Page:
Injury rehabilitation has long been a dark art in professional sports, with players assigning whole number percentages to how ready they are based on feeling. Adding a level of precision to the measurement of strength and stress under different conditions isn’t the entire answer, but it’s still a step toward a clearer understanding of each athlete’s unique timetable for recovery. A player might feel 85 percent ready, but with what degree of confidence can that number be trusted?

Catapult can also help indicate when an athlete’s movements simply aren’t that efficient. There are players who expend a lot of energy on the court -- the “hustle guys” -- even if they’re not scoring. But what if they could do their job more efficiently? “I often refer to the Catapult monitor that we place on the athlete as ‘the little orange jockey,’” McCoy wrote in an email. “Take him for a nice ride,” he tells the athletes. “The more that unit is bouncing around -- the less efficient the athlete’s movements are -- the more it’s increasing their individual load.”

McCoy has worked with Toronto Raptors trainer Alex McKechnie and a player like Rudy Gay, whom McCoy cites as one who “appears to glide effortlessly,” gives the monitor a smoother ride. As a result, his total load might be less than another player, but it doesn’t mean he’s working less. He’s just doing his job with greater economy of movement. Of course, the Catapult monitor can’t tell you anything about Gay’s shot selection, but just as analytics confirmed strategies about the value of the 3-pointer or free throws, the system can help bring evidence to what trainers like McKechnie often sense intuitively.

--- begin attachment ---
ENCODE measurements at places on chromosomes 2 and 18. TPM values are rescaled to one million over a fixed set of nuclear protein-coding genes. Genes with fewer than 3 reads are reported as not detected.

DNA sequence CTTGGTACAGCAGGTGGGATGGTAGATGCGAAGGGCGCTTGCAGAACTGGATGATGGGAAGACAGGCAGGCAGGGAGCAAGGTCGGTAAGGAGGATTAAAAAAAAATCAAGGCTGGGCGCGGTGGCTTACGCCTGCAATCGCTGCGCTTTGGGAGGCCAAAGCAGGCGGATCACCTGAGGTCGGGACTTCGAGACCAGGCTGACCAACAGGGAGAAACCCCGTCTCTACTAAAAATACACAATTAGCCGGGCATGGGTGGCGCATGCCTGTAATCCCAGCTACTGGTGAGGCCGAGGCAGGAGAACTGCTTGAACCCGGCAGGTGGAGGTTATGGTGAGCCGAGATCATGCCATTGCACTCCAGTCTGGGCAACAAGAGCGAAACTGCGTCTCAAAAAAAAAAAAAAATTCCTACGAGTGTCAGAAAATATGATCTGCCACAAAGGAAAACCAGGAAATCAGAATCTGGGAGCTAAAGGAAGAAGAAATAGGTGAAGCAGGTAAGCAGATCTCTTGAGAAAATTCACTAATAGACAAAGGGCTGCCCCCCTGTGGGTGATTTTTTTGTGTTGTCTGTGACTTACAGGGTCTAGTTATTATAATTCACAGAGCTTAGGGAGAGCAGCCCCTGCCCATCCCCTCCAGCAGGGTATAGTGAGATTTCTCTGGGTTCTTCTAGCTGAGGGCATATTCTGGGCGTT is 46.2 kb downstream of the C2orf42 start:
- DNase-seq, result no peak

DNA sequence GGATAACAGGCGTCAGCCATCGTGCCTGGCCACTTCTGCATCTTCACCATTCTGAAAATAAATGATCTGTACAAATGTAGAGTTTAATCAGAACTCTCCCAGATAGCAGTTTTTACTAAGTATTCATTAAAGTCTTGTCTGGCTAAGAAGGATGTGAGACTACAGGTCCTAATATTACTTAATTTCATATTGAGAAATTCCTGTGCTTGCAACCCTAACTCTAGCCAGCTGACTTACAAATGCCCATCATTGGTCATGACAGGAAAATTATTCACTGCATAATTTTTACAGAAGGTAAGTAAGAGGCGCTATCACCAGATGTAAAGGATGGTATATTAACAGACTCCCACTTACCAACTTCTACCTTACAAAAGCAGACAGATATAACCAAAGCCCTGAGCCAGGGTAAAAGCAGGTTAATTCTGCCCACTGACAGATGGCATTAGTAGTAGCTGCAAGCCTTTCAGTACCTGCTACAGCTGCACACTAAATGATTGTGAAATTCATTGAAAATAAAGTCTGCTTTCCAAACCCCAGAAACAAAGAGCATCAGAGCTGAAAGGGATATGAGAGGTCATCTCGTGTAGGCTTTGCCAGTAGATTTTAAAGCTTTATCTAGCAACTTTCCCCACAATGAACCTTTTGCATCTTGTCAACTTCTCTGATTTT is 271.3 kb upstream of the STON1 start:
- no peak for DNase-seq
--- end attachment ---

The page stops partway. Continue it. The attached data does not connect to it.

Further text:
Courtesy of Catapult SportsCourtesy of Catapult Sports

The top of a Catapult report from Australian Rules Football. Click here for a bigger image.

Maximum fitness is the product of interlinked systems: the neurological and the physiological, the metabolic, musculoskeletal and nervous systems. So Catapult is gathering everything, from simple measurements like heart rate to more intricate ones like acceleration, direction of movement, stops and starts, and the associated force -- more than 100 data points per second. It's more than most teams can put to use -- for now -- and one of the key tricks is figuring out what, out of all that, matters most.

There are hurdles to this kind of monitoring coming to regular season NBA games. For instance, the players and their agents may have good reason to resist. Although McCoy stresses the data should always be applied to compare a player to himself, it’s not hard to envision teams wielding their findings during contract negotiations or when reducing a player’s minutes when it confirms the perception that he’s dogging it on the court. “It’s CARFAX for the athlete,” he said. A consequence of this system being fully implemented would be teams simply knowing a lot more when it comes to signing players or trading them to other teams.

So the Spurs have more than just their usual Spurs-ian reasons for keeping quiet on this. While four NBA teams are Catapult Sports clients (the Rockets, Knicks and Mavericks being the others), the monitors have generally been used only in practices and scrimmages. The Spurs’ use of the monitors at the Las Vegas Summer League is perhaps the closest the devices have come to actual league competition so far.

This kind of technology -- especially when it’s not well understood -- can be scary, even threatening to the established order of things. It can also dehumanize athletes, on a spreadsheet, a human appears to be an asset to be monitored and controlled from afar. A certain amount of skepticism, a concern for best practices, is well-founded.

But the information, new perspectives and, eventually, results this kind of monitoring can produce can break down resistance. The edge teams constantly look for doesn't always come from the most likely sources. Biometric monitoring isn’t a cure-all, but it’s a logical next step, particularly when it comes to the most human of pursuits: keeping people healthy and functioning at their best. As McCoy said, “What we can measure, we can manage. If you can’t or aren’t measuring it, you can’t manage it. It seems really, really simple.”

Gatsby believed in the green light even though it was something he could never reach, maybe because it was something he could never reach. But that green light on Baynes’ back signals something different: that we can stretch out our arms farther and grasp a better understanding. That tomorrow, we will run faster.